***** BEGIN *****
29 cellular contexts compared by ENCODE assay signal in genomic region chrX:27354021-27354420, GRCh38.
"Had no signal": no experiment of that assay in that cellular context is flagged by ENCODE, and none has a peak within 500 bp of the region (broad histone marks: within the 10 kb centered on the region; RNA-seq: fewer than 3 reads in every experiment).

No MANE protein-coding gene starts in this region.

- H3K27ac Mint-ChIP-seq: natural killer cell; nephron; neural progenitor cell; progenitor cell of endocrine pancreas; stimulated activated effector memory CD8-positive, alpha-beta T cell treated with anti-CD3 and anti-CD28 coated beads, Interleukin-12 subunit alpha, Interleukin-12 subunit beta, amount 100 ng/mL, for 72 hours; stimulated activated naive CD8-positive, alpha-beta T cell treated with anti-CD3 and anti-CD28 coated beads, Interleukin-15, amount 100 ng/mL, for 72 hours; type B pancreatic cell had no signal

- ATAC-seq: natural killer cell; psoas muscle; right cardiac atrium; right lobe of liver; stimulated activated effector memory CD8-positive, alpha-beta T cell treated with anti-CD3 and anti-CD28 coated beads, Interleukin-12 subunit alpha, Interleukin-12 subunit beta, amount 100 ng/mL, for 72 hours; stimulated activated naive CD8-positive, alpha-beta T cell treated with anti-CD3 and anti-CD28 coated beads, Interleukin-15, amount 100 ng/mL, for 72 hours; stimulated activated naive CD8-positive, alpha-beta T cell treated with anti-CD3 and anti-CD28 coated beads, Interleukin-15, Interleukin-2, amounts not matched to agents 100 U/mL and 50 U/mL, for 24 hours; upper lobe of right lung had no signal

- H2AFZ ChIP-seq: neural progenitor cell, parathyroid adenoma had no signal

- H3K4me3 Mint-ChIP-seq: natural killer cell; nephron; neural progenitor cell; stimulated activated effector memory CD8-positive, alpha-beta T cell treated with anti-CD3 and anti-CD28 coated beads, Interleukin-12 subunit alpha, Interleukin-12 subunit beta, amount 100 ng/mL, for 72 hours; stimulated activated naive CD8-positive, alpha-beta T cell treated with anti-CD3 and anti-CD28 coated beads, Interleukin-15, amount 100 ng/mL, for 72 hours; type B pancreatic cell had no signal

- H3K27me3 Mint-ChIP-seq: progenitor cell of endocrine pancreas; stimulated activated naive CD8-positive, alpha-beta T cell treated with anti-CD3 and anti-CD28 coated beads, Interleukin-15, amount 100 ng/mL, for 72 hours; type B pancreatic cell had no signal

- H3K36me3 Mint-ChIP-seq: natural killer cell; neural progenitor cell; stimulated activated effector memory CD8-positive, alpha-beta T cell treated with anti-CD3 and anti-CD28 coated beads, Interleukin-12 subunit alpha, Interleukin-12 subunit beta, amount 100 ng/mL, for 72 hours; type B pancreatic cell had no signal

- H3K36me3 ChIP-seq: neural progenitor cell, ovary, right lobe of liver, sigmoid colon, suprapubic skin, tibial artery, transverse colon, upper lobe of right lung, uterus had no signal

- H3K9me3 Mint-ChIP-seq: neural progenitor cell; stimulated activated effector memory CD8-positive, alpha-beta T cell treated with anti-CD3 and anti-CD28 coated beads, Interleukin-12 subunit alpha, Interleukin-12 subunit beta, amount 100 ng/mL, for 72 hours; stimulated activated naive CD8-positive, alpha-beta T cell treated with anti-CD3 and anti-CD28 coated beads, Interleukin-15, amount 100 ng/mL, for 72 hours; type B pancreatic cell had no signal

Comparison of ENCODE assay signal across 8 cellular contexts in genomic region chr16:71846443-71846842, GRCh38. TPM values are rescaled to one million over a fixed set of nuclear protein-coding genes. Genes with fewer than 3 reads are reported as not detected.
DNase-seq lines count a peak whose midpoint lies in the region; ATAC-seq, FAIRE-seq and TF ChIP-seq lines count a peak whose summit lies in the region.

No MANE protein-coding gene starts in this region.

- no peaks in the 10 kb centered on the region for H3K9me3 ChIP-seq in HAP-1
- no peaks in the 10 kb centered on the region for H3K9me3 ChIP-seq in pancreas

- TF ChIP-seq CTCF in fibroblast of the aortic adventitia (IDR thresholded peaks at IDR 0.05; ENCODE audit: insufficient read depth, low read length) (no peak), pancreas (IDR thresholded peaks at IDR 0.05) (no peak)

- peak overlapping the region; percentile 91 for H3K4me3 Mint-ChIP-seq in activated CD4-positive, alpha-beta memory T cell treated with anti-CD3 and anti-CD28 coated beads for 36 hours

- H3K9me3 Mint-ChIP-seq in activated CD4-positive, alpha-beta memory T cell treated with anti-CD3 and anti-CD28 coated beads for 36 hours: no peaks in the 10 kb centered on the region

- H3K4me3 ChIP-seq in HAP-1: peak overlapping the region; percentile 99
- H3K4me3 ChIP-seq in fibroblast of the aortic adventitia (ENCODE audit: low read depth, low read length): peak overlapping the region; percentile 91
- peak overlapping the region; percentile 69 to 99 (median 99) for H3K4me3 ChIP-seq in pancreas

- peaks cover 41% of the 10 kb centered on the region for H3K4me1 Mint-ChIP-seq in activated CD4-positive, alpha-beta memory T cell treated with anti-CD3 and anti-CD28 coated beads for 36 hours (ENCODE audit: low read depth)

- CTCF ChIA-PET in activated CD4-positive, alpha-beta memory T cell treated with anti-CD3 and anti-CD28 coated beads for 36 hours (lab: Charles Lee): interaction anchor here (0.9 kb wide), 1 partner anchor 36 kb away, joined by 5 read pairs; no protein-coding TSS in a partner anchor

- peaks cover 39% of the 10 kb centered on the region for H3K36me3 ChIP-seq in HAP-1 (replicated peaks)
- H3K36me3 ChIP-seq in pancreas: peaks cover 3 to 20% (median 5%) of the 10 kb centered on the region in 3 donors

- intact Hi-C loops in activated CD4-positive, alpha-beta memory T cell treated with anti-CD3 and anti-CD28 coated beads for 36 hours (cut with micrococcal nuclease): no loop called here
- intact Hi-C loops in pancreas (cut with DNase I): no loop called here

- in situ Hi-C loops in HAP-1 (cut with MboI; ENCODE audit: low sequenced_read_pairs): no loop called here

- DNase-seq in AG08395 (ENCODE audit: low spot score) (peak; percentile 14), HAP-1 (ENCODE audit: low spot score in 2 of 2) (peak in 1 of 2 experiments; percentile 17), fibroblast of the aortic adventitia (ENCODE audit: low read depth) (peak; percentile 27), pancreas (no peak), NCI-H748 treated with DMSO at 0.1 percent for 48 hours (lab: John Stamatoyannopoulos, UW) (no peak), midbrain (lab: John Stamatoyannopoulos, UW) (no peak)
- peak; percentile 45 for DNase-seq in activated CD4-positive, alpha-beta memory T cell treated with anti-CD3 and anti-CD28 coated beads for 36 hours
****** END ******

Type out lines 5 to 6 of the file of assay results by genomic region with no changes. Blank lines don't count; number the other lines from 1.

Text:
- ATAC-seq: natural killer cell; psoas muscle; right cardiac atrium; right lobe of liver; stimulated activated effector memory CD8-positive, alpha-beta T cell treated with anti-CD3 and anti-CD28 coated beads, Interleukin-12 subunit alpha, Interleukin-12 subunit beta, amount 100 ng/mL, for 72 hours; stimulated activated naive CD8-positive, alpha-beta T cell treated with anti-CD3 and anti-CD28 coated beads, Interleukin-15, amount 100 ng/mL, for 72 hours; stimulated activated naive CD8-positive, alpha-beta T cell treated with anti-CD3 and anti-CD28 coated beads, Interleukin-15, Interleukin-2, amounts not matched to agents 100 U/mL and 50 U/mL, for 24 hours; upper lobe of right lung had no signal

- H2AFZ ChIP-seq: neural progenitor cell, parathyroid adenoma had no signal